FINANCIAL markets have had good cause to celebrate Europe Day, but with the exception of Germany, eurozone economies have little to cheer.
The divergence of European financial asset prices and economies is worrying economists and market strategists, even as the European Union (EU) is forecasting a continuation of the upward momentum in business.
That said, the financial boom has improved animal spirits and Portugal has followed Ireland in saying that it no longer requires further bailouts.
Since the eurozone debt crisis of 2010, European bonds and stocks have staged a remarkable recovery. Greece, still mired in a steep recession and with an unemployment rate of 26.7 per cent, has been the best performer of all. Its stock market has soared 158 per cent since the crisis of 2010 and the yield on 10-year bonds has tumbled from 48.6 per cent to 6.2 per cent.
When bond yields fall, their prices rise, ensuring that yield-hungry European banks and international institutions, especially US fund managers, achieve exceptional gains in both stocks and bonds after the crisis. Italian and Spanish 10-year bond yields have fallen from more than 7 per cent in 2011 to around 3 per cent while their stock markets have since risen by 80 per cent and 74 per cent respectively.
The financial markets' take-off accelerated when European Central Bank (ECB) president Mario Draghi promised in the summer of 2012 that he would spare no effort to protect the euro.
The result was sizeable foreign capital inflows into bonds and stocks that boosted the euro by some 15 per cent from its lows against the US dollar. So much so that Mr Draghi now fears that the euro's appreciation against US, Asian and other currencies could crimp German, French, Italian and other exports, causing a nascent, uneven economic recovery to slip into a deflationary recession. The euro has hit a ceiling on expectations that the ECB and other central banks could intervene in the markets by selling euros, while forecasts of further interest rate cuts are underpinning bond and equity markets.
No doubt bailouts have helped, and Greece which has received 216 billion euros (S$375 billion) so far is entitled to a further 27 billion euros from the European rescue fund and the International Monetary Fund (IMF).
The proviso is that Greece and other bailout nations continue to carry out agreed austerity "reforms", notably major cuts in state spending and higher taxation to cut budget deficits as well as more flexible business and wage policies.
The big question is whether European bond yields can remain relatively low and stock markets high, despite low rates of central banks. According to Credit Agricole, the eurozone's aggregate government budget deficit could fall to 2.7 per cent this year from 3.1 per cent in 2013. But the bank estimates that eurozone member nations will still issue a hefty 947 billion euros of bonds this year.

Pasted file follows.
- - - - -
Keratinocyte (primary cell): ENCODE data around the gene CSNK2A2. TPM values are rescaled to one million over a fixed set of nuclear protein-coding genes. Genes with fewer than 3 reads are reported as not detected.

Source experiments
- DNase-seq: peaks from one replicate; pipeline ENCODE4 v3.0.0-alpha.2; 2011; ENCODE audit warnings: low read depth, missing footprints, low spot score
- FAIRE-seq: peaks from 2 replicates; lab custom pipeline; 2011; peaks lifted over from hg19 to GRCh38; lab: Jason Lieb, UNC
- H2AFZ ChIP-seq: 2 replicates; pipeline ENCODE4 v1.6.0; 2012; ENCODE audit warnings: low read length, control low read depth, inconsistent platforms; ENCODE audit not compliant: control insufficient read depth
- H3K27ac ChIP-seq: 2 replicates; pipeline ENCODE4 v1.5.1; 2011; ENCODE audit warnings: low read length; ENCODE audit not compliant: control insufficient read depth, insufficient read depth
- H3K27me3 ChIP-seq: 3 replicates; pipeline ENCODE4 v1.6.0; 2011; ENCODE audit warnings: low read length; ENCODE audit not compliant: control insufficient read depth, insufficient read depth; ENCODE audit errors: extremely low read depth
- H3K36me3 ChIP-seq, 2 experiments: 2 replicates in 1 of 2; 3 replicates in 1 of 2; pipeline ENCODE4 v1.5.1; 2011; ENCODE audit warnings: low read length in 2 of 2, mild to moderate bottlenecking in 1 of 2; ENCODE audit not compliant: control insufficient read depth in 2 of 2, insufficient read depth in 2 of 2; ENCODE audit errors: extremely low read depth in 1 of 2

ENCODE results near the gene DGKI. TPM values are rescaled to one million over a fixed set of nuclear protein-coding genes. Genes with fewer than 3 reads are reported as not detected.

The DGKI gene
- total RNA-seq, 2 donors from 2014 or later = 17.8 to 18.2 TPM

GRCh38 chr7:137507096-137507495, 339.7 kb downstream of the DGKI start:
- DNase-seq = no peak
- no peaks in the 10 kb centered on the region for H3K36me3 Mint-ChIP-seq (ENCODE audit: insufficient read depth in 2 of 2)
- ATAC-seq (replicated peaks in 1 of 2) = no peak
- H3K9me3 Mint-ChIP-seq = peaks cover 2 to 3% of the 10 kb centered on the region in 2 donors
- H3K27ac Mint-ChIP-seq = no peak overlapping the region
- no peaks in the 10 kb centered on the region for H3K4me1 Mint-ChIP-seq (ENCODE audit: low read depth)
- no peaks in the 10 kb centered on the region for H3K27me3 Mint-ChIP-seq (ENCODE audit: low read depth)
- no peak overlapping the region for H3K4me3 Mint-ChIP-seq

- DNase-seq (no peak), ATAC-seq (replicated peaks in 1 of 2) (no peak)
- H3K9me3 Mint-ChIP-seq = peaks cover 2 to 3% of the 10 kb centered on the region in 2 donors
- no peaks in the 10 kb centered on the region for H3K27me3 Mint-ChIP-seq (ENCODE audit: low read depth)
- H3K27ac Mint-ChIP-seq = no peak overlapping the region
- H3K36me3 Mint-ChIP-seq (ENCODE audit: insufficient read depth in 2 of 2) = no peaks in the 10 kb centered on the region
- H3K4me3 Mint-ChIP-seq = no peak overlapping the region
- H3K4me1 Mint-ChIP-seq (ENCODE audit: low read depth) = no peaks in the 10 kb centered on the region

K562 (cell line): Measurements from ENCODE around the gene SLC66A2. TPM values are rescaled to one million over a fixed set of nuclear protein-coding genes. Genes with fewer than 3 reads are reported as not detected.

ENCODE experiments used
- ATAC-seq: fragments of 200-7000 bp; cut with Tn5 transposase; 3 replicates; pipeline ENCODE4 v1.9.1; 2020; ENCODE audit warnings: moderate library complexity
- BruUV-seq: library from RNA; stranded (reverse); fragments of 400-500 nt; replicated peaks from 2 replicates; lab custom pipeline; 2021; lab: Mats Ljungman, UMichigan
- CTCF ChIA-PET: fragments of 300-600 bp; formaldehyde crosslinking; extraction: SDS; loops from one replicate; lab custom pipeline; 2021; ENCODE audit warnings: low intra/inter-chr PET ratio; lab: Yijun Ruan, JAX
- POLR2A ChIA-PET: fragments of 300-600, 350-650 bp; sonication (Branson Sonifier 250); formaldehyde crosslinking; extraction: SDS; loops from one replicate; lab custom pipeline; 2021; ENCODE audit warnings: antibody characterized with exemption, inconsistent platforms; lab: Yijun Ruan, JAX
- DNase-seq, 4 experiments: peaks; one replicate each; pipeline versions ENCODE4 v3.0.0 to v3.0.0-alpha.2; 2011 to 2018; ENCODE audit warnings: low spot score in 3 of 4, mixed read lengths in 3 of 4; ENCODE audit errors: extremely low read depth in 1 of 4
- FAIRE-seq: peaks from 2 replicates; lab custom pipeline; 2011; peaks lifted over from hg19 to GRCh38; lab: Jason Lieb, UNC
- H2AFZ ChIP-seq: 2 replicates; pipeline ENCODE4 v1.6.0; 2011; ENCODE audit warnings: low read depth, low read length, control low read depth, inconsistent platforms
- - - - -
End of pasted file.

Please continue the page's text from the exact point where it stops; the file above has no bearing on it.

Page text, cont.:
The bulk of the bonds are replacements of redemptions and new issues are estimated to be 320 billion euros. But the supply of bonds could overwhelm demand if there are fears of a new crisis and eurozone economies defy predictions and deteriorate.
Despite the EU's forecasts that eurozone economic recovery is becoming more broad-based, the region is on a knife's edge. Germany has been leading the recovery, but its gross domestic product (GDP) in constant price terms is only 3.1 per cent above 2008 levels, prior to the global financial crisis. Its exports and productivity have helped boost the eurozone and the rest of Europe, but the strong euro, economic weakness in emerging markets and sanctions against Russia are causing German business people and economists to fret.
France is struggling and flirting with recession, while Italy, Ireland and Greece are still experiencing economic contraction with GDPs well down on the 2008 levels.
Hans-Werner Sinn, president of Germany's Ifo Institute, warned that another Greek or other eurozone crises could occur at an unexpected moment. He said Greece was on the verge of bankruptcy and would have been obliged to declare itself insolvent a long time ago if private credit had not been replaced by low-interest credit from European states. He also believes that the ECB, EU and IMF estimates of Greek growth are ''highly exaggerated''.
The European Commission's spring forecast points to a continuing economic recovery in the EU following its emergence from recession one year ago. Real GDP growth is set to reach 1.6 per cent in the EU and 1.2 per cent in the euro area in 2014, and to improve further in 2015 to 2 per cent and 1.7 per cent respectively.
Despite the rose-tinted spectacles of the financial community, the main worry in Europe, especially the eurozone, is the widening gap between the haves and have-nots. The number of unemployed stood at 25.7 million men and women in the 28-nation EU, of whom 18.9 million were in the eurozone.
Of these, 5.3 million are young people under the age of 25. The EU unemployment rate stands at a staggering 22.8 per cent and is more than 50 per cent in Spain and Greece.
Reflecting the failed economic policies of Europe, these statistics have given impetus to far-right parties ahead of the European elections.